Magnification is a far more complex issue than that, in simple term 50mm in 35mm format is about natural viewing (no perceived magnification, for those who like to be specific it should actually be about 43mm, the diagonal of the 35mm negative) therefore we will work in 35mm equivalent. Your FZ20 zoom reaches 432mm now divide by 50mm and we get about 8.64 times magnification, the 400mm Nikkor, times the 1.5 sensor size factor is 600mm, divided by 50mm andgives us12 times magnification, much higher than the FZ20.

This is a gross oversimplification of magnification factors but it does give comparable numbers and I hope it now points out the difference between zoom ratio and magnification.

Ira

EDIT: PS don't forget that the size and weight of the Nikon outfit will truly dwarf the Panasonic. Added mass may help hold the camera steadier but will make it a real chore to carry around, not exactly the type of camera you take with you all of the time. The Panasonic is so much smaller and lighter that you are more likely to take it with you most of the time so that it is there to capture those birds which unexpectedly appear.

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Old Aug 12, 2005, 8:51 AM   #14
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IMO there is a new "super-birding" combo on the block.

Marry the Sigma 50-500 EX zoom lens with a Konica/Minolta 7D or 5D.

You get anti-shake from the body plus a 1.5x multiplier which makes it the equivalent of a 75-750mm lens on a 35mm camera.

That's nearly twice the zoom of your Panasonic, plus you're getting a much better camera with DSLR ISO performance.




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Old Aug 12, 2005, 10:24 AM   #15
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Tazzie wrote:
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I can get fair potos of small birds at 40 feet, but often the focus is off no matter how much time I have to focus on the little flitters. Birds are the hardest things to photograph, and you don't often have more than a second or two. I find I have to take a lot of shots to get one good one. Seldom a great one. Besides I often load the photos from the reader to Picasa which kills the EXIF.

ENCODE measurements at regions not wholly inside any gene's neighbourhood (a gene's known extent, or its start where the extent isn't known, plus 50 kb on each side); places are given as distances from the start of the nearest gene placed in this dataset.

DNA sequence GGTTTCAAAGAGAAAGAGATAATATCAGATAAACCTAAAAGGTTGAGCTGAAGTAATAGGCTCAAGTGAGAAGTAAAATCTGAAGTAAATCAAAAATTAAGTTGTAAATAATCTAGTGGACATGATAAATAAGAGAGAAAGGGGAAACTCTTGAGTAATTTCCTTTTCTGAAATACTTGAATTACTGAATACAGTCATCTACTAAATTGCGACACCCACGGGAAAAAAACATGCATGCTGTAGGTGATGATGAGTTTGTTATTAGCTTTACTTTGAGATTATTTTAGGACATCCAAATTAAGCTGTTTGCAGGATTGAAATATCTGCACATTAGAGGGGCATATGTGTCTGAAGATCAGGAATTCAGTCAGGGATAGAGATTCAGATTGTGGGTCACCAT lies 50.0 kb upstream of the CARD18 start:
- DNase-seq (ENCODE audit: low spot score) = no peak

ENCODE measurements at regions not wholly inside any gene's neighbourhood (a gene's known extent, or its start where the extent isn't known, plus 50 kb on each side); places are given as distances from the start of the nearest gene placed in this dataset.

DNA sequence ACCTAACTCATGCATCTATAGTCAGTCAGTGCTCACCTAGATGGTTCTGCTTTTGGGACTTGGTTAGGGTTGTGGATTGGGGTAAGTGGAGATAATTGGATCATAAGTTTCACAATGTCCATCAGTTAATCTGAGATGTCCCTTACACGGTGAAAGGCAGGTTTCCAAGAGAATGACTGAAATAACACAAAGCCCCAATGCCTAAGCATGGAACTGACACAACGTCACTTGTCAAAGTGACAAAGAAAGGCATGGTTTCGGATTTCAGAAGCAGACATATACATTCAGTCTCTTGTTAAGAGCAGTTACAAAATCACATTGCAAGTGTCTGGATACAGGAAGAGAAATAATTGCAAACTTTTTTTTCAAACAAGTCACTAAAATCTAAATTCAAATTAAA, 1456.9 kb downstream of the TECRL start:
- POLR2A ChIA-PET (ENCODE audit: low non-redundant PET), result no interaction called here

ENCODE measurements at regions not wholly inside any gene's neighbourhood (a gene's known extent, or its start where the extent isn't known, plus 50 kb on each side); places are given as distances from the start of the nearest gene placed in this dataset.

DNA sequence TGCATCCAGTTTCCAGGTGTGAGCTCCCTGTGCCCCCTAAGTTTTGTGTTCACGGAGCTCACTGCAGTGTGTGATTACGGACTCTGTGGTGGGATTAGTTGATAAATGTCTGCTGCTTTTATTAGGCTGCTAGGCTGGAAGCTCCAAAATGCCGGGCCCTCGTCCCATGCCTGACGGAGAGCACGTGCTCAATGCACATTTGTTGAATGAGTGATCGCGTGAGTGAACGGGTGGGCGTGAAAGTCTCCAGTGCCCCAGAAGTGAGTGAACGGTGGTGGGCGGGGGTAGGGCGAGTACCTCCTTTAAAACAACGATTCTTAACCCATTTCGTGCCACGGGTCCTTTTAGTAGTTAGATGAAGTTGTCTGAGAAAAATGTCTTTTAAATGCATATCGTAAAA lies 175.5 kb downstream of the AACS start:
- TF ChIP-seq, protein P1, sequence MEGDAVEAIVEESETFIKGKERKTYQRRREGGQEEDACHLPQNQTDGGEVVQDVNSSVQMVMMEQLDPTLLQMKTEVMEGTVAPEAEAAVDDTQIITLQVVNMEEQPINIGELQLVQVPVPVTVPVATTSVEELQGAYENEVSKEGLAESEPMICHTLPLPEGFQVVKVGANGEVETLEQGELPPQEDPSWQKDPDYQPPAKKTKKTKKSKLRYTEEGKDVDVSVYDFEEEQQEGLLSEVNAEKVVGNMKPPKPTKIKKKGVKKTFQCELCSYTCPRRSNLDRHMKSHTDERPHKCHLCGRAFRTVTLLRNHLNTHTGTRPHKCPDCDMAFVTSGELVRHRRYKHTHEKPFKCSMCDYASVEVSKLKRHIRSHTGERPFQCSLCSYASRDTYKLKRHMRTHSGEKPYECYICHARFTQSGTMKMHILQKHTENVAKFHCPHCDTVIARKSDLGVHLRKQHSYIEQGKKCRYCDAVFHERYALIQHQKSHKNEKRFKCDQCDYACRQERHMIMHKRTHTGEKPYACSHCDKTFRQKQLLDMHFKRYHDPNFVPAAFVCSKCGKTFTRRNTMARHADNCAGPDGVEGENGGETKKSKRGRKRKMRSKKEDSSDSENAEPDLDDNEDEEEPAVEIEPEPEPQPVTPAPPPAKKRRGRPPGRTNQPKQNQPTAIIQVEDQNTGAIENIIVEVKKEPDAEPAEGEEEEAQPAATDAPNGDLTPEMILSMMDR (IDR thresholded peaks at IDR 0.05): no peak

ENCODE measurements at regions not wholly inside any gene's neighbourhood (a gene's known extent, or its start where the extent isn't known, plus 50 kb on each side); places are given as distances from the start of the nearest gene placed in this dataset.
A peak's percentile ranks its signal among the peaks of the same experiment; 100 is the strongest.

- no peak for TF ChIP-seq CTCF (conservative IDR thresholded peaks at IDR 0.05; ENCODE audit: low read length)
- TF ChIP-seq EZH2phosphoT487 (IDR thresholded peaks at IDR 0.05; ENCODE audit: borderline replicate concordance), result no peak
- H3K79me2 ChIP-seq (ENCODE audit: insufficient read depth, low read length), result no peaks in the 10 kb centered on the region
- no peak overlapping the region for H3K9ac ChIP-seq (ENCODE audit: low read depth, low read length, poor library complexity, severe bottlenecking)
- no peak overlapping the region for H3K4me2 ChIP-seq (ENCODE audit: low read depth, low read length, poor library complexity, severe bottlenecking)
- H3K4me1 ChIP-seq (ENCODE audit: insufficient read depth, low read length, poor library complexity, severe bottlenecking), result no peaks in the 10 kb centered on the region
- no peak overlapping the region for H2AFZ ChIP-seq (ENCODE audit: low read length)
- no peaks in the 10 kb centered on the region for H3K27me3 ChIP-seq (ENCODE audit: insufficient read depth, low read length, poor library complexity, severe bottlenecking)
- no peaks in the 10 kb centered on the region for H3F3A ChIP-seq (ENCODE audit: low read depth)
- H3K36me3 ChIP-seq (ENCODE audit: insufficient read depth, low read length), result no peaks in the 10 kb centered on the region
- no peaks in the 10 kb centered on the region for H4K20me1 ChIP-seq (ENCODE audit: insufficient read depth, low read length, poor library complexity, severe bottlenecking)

Well, I saw a series of wildlife photos from Lin Evans comparing the DMC-FZ20 with the Canon EOS-1Ds. Lin was using L glass with the Canon.His comments indicated that both cameras tended to struggle some with AF in the conditions the photos were taken in (light was getting a bit low). But, Lin felt that the DMC-FZ20 really held it's own against a much more expensive camera and lenses.

So, I'd make sure there isn't something that you are doing differently that could be influencing your results.

Looking at your photos, it's hard to tell anything from the downsized versions (especially without the EXIF). I would make sure that a setting or technique problem isn't causing some of your difficulties before spending a lot of money.

IMO, the first photo's contrast is probably a little bit on the high side, but it looks pretty nice otherwise from what I can see. This is typical for non-DSLR models, since the manufacturers tend to want more "punch" straight from the camera. But, you can dial it down some. This may let you getmore detail in highight and shadow areas.

The second imagedoes look a little soft, and hasthe look of an image that's been compressed a little too much. Again, that's just a first reaction based on a downsized image.

Your comment on Picasa stripping the EXIF bothers me. I've got Picasa on my PC, and the EXIF is intact. Picasa doesn't even modify the originals on my PC. Even if you edit an image, it's storing the edits in a separate file, so that the original is intact. You have to export the photos from Picasa to even apply the edits to the images.